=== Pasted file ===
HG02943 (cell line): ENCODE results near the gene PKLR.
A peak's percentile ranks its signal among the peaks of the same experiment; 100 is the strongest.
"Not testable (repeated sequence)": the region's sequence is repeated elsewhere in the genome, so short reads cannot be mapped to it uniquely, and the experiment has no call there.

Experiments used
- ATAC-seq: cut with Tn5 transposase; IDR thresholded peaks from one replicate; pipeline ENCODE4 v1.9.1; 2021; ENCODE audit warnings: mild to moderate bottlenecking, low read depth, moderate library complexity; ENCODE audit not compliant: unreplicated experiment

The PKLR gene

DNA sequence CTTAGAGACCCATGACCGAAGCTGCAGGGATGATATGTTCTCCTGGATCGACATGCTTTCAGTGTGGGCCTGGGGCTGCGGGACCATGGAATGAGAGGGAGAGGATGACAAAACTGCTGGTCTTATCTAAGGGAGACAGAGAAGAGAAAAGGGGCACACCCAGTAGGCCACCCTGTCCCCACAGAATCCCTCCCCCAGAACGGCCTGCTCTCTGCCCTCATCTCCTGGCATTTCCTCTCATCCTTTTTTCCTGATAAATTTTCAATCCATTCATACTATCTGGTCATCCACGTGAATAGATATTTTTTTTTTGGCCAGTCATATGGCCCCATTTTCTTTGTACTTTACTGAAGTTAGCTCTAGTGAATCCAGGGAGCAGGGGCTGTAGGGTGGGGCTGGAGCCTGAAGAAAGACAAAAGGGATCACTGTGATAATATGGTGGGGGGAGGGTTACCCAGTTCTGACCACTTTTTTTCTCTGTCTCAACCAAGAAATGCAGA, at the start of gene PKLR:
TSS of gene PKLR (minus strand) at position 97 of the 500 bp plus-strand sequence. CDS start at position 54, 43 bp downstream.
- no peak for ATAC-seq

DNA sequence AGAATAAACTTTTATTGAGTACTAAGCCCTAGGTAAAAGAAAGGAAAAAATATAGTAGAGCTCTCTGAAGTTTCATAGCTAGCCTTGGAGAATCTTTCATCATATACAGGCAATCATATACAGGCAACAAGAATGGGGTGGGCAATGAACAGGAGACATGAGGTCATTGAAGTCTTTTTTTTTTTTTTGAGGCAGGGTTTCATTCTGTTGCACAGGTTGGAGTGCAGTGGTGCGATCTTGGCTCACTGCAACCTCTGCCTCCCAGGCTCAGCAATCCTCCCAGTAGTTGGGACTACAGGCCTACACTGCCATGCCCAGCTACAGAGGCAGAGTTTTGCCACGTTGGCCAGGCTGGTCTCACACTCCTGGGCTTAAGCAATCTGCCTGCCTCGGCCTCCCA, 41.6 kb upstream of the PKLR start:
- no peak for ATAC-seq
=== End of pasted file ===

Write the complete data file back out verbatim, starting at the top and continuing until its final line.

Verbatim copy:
HG02943 (cell line): ENCODE results near the gene PKLR.
A peak's percentile ranks its signal among the peaks of the same experiment; 100 is the strongest.
"Not testable (repeated sequence)": the region's sequence is repeated elsewhere in the genome, so short reads cannot be mapped to it uniquely, and the experiment has no call there.

Experiments used
- ATAC-seq: cut with Tn5 transposase; IDR thresholded peaks from one replicate; pipeline ENCODE4 v1.9.1; 2021; ENCODE audit warnings: mild to moderate bottlenecking, low read depth, moderate library complexity; ENCODE audit not compliant: unreplicated experiment

The PKLR gene

DNA sequence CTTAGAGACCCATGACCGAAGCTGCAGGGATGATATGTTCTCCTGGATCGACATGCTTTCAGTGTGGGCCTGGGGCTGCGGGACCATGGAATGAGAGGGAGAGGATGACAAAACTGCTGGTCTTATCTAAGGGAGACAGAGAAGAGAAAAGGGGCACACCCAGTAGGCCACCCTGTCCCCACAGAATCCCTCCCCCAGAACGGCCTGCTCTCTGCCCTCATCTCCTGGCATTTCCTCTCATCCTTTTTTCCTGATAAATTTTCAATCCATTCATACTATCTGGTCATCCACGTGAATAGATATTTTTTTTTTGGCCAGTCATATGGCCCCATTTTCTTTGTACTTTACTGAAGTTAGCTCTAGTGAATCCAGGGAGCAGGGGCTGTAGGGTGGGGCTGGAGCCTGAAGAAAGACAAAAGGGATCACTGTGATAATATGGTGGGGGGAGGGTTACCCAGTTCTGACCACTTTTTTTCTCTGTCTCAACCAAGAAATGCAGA, at the start of gene PKLR:
TSS of gene PKLR (minus strand) at position 97 of the 500 bp plus-strand sequence. CDS start at position 54, 43 bp downstream.
- no peak for ATAC-seq

DNA sequence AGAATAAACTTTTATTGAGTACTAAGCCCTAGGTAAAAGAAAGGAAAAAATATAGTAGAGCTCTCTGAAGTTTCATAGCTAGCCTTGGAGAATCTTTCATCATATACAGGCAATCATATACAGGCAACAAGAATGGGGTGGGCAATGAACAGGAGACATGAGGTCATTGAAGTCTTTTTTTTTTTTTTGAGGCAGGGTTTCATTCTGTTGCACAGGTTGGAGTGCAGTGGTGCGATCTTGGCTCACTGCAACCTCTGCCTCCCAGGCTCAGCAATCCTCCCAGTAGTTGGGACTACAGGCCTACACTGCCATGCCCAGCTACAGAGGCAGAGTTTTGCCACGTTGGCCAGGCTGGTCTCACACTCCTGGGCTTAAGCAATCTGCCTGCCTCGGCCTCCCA, 41.6 kb upstream of the PKLR start:
- no peak for ATAC-seq